Photographers attempt to capture a picture of Julian Assange, believed to be in this prison van, leaving Westminster Magistrates Court on December 7, 2010 in London, England. (Photo by Peter Macdiarmid/Getty Images)
Today I came across this image by Peter MacDiarmid. It converges a few threads I’ve noted before.
I don’t know how many times Assange went to court along the public streets of London but it’s worth looking at another of McDiarmid’s images, this time of Assange in the interior of a custody van.
SERCO, the company providing the custody van is as global as Wikileaks itself and specialises in lock-ups and government services.
The Wikileaks saga has gone relatively quiet recently. Bradley Manning’s circumstances are no longer top of the hour. The Bradley Manning Support Network describes his conditions of detention:
Although Bradley has not yet been tried, he has been held in solitary confinement since May 2010. He has been denied meaningful exercise, social interaction, sunlight, and has occasionally been kept completely naked. These conditions are unique to Bradley and are illegal even under US military law as they amount to extreme pre-trial punishment.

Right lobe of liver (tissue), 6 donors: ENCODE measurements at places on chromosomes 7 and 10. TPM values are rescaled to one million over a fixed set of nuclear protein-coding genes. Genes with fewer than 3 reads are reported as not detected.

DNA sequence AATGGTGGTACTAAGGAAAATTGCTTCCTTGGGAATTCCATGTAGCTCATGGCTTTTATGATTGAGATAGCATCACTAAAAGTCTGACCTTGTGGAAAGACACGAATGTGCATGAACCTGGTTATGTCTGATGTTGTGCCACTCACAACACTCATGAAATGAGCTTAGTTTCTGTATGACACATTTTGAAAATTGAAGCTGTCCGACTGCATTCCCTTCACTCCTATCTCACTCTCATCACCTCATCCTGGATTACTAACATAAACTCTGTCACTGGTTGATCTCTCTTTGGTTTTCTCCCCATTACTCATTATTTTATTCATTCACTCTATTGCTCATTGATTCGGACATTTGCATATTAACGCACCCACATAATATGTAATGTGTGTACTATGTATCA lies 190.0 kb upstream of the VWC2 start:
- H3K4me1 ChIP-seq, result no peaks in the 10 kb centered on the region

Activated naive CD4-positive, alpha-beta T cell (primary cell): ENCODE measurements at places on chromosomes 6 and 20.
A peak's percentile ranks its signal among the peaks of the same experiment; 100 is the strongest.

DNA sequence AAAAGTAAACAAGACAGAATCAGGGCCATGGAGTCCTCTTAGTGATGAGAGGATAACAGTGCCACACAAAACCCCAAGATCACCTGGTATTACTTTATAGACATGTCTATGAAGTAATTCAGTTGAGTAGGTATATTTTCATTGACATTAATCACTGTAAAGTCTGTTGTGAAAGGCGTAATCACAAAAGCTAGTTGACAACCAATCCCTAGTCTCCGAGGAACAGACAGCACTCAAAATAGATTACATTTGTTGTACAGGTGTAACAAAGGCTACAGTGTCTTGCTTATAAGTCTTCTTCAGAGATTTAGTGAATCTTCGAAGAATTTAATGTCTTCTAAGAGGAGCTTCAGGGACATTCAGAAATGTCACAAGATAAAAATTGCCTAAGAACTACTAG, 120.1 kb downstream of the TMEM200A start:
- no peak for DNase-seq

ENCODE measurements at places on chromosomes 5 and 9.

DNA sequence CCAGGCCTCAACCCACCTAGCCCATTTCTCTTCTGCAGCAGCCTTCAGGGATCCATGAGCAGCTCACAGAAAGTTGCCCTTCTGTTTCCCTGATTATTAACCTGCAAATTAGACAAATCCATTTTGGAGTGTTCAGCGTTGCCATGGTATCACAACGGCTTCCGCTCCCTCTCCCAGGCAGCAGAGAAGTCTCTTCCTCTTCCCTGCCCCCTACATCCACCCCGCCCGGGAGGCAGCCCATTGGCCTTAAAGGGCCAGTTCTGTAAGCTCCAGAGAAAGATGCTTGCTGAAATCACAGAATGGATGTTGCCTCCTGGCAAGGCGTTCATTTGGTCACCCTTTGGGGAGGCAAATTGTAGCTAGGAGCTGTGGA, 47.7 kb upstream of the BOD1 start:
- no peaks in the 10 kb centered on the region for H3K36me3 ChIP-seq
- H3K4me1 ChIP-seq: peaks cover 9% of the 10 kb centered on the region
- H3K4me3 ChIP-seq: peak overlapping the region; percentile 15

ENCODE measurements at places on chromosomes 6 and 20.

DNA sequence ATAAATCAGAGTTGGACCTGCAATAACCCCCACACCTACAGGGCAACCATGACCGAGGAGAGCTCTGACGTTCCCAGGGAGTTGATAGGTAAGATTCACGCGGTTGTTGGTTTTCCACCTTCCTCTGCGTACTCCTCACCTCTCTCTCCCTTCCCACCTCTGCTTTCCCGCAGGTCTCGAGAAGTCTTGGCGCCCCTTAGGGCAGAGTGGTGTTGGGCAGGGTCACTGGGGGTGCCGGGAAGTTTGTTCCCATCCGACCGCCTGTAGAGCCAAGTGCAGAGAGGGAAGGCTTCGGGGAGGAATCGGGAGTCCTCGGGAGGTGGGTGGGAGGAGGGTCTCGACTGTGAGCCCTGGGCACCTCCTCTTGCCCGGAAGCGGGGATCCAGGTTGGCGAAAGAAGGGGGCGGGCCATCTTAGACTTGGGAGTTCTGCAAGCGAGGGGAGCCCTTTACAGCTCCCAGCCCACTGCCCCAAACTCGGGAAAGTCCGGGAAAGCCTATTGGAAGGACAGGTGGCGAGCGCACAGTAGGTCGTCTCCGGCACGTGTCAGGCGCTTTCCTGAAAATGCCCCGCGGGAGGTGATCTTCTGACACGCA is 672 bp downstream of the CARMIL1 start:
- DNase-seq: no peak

Contrary to this account are reports that Manning is no longer in total lockdown. In April, he was transferred to a medium security facility in Fort Leavenworth.
If we are to compare experiences, remember, Assange in the scenario above was also under pre-trial detention.
Solitary confinement or not, Bradley Manning – regularly the subject of bullying -is not in the best shape to cope with incarceration. In 2007, early in Manning’s army career, doctors reported he was “mentally unstable” and recommended he be “discharged immediately”. The recommendation was rejected and due to a shortage of computer intelligence analysts, Manning was recycled back into service and pushed through the system.
Currently, Manning is heavily medicated with anti-depressants.
The U.S. military has made no comment on Manning’s psychological condition other than to say it is being investigated. He faces court marshal in December 2011. Manning faces 52 years if he is found guilty. That’s a long time for someone who, according to this credible 18-minute presentation, is a shell already.
The theatre surrounding Assange’s charges, detention, court dates and bail are in stark contrast to the near invisibility of Manning’s transfers and detention. With Assange remaining bold, vocal and in the public eye, Manning’s invisibility is even more conspicuousness. By numerous definitions, it seems Bradley Manning is already fading away.